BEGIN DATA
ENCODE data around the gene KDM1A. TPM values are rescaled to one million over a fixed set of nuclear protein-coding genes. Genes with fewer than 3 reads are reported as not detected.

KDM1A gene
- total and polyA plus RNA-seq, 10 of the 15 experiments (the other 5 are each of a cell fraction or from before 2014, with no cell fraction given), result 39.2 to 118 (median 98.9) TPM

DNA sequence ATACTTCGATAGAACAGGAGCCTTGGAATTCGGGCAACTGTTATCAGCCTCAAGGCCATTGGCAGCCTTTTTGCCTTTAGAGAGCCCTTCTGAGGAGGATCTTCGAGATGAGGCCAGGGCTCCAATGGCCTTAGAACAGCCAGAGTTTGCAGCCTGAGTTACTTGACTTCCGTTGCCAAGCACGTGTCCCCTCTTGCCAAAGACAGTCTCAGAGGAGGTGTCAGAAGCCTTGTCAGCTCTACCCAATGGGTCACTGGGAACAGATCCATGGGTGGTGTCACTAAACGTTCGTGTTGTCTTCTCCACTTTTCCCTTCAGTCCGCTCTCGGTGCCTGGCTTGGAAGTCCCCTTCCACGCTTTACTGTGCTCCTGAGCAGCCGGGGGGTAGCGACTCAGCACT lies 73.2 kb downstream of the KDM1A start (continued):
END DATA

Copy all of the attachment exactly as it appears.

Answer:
ENCODE data around the gene KDM1A. TPM values are rescaled to one million over a fixed set of nuclear protein-coding genes. Genes with fewer than 3 reads are reported as not detected.

KDM1A gene
- total and polyA plus RNA-seq, 10 of the 15 experiments (the other 5 are each of a cell fraction or from before 2014, with no cell fraction given), result 39.2 to 118 (median 98.9) TPM

DNA sequence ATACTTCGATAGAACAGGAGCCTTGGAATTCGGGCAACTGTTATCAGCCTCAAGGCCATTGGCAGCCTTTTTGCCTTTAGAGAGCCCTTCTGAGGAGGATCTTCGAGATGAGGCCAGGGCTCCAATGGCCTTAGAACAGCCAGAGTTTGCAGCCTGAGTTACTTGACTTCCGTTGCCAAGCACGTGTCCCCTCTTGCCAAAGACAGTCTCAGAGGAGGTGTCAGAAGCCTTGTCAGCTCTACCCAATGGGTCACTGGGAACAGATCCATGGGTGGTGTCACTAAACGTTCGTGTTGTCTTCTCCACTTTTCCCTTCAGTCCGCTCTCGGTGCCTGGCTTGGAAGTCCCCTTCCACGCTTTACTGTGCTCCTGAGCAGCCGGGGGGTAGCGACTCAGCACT lies 73.2 kb downstream of the KDM1A start (continued):